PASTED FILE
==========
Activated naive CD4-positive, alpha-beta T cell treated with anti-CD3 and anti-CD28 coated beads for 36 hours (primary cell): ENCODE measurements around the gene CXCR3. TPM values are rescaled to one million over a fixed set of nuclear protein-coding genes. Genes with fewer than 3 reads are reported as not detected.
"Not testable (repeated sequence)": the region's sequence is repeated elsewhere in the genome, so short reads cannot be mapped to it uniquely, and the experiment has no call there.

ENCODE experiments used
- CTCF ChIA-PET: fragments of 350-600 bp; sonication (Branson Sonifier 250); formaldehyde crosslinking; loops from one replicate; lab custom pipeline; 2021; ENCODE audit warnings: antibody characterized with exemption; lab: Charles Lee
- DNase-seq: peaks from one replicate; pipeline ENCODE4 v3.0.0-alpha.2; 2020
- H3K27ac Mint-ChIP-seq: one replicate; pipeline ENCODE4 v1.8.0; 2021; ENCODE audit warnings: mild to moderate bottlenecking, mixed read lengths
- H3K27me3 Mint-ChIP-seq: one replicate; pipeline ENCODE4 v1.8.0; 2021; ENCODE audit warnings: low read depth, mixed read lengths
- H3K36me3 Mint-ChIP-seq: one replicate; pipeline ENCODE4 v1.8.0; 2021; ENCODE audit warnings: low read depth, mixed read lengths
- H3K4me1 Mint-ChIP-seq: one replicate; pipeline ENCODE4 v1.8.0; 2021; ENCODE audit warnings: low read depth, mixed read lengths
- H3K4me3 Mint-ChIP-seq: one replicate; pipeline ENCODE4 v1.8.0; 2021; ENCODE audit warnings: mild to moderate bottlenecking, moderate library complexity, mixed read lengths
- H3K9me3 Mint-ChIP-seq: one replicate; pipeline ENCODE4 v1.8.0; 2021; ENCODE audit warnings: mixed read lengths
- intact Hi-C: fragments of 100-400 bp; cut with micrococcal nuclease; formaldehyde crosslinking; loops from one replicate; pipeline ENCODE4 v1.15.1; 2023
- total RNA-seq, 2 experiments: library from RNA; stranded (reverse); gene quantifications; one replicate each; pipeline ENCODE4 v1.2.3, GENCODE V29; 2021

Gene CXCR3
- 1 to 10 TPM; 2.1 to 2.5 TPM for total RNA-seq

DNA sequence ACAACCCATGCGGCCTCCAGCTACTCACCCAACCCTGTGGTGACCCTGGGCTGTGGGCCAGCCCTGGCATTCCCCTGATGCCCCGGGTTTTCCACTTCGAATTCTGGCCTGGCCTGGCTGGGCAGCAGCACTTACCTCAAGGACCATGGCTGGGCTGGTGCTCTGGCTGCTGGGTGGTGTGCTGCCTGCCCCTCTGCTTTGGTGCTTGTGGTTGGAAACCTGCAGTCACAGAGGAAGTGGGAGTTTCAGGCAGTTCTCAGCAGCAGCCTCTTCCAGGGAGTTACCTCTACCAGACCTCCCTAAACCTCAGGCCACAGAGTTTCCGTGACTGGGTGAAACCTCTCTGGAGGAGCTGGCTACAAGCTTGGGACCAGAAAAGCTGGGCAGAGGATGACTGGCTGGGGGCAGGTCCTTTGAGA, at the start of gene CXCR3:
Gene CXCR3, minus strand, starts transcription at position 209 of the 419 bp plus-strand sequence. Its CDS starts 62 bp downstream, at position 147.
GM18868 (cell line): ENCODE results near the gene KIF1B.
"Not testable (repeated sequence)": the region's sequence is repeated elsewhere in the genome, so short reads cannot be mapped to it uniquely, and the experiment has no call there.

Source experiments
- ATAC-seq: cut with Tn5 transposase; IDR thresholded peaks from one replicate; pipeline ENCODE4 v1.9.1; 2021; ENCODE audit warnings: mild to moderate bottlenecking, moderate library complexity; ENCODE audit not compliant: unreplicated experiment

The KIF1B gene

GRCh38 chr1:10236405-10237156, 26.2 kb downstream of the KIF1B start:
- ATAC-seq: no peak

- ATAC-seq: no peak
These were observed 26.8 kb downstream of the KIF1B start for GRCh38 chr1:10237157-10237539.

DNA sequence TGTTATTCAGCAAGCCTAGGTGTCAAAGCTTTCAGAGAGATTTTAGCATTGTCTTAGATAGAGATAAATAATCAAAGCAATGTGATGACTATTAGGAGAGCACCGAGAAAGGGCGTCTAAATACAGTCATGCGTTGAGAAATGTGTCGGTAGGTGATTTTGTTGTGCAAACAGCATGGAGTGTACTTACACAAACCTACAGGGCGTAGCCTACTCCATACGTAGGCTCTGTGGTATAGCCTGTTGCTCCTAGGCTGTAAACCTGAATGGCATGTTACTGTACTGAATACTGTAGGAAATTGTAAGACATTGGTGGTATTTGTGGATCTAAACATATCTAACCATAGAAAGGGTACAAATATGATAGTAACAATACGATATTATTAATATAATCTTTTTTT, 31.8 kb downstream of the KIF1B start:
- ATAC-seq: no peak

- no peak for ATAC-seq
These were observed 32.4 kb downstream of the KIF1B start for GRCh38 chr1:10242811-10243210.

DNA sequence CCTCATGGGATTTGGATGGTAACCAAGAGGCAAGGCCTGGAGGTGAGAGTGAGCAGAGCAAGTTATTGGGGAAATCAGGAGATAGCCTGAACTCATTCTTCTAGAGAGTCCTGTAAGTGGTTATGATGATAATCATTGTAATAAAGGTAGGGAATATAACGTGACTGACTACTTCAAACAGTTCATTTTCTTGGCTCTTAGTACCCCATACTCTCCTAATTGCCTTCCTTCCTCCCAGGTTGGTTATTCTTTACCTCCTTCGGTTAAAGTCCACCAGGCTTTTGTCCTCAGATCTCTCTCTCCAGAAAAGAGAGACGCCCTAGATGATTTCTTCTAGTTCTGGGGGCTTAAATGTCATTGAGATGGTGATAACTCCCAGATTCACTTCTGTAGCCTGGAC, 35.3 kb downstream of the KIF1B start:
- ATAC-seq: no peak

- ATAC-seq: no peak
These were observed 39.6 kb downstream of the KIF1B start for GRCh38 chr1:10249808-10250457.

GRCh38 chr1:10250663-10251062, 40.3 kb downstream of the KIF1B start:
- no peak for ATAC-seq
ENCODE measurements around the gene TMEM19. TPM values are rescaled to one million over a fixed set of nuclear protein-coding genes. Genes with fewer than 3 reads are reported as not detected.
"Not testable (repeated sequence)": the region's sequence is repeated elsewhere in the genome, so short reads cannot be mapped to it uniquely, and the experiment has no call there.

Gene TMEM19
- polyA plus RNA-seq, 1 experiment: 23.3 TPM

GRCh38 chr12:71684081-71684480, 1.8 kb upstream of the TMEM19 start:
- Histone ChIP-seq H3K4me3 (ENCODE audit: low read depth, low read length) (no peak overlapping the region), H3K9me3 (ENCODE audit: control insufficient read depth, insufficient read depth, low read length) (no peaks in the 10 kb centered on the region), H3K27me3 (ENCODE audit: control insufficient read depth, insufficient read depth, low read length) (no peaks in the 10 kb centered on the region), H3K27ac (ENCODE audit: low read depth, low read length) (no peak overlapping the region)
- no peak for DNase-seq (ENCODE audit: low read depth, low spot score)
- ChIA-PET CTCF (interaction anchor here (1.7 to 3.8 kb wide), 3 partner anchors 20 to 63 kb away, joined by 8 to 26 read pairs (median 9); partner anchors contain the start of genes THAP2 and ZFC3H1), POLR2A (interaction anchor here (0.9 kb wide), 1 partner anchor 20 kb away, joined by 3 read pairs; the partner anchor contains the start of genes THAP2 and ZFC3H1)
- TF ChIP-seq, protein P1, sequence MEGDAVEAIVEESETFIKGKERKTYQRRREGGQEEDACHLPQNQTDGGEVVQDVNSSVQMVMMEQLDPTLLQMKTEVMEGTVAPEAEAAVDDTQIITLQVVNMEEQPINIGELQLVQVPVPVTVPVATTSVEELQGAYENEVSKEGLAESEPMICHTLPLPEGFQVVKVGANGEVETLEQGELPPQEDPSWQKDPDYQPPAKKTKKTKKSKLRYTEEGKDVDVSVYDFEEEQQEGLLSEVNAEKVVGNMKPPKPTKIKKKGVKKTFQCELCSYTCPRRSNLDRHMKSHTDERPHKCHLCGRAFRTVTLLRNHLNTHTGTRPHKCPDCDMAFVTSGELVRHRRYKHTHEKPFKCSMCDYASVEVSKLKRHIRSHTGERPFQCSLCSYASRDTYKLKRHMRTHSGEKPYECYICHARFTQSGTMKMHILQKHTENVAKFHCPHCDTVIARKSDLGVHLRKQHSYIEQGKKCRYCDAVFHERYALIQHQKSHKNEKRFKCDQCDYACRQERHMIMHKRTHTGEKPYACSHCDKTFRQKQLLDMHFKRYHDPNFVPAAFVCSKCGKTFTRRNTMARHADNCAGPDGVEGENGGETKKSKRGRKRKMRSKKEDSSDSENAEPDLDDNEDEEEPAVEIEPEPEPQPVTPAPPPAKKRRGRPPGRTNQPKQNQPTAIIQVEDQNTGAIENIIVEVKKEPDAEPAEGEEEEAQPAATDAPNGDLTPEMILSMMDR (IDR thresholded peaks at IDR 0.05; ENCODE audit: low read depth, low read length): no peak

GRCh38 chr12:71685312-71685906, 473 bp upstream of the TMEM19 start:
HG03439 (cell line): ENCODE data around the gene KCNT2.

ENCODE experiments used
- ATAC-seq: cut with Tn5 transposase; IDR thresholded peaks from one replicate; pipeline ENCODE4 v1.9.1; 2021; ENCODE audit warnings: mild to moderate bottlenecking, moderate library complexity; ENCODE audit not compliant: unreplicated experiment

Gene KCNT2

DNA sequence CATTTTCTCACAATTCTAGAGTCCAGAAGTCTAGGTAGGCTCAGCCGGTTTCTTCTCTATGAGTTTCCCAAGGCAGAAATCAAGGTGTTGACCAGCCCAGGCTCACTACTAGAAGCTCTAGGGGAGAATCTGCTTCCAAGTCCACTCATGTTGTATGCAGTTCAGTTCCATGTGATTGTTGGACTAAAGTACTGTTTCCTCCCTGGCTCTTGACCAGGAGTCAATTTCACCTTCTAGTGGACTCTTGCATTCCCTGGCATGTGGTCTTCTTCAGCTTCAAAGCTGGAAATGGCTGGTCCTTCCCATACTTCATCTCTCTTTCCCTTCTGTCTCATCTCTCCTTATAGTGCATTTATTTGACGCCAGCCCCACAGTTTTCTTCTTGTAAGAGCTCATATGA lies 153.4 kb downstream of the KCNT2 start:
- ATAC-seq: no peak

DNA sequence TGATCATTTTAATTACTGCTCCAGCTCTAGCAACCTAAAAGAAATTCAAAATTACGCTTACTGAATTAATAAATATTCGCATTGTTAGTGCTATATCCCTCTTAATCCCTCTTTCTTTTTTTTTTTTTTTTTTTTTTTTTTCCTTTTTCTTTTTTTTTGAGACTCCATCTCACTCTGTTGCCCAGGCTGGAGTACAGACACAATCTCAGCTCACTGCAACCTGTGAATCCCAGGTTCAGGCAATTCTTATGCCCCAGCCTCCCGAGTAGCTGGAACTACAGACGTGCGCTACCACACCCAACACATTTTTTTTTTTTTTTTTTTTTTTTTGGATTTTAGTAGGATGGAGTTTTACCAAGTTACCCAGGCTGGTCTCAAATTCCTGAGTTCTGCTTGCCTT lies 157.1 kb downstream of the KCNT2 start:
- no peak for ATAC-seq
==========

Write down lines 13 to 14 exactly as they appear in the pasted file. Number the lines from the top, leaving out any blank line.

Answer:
- total RNA-seq, 2 experiments: library from RNA; stranded (reverse); gene quantifications; one replicate each; pipeline ENCODE4 v1.2.3, GENCODE V29; 2021

Gene CXCR3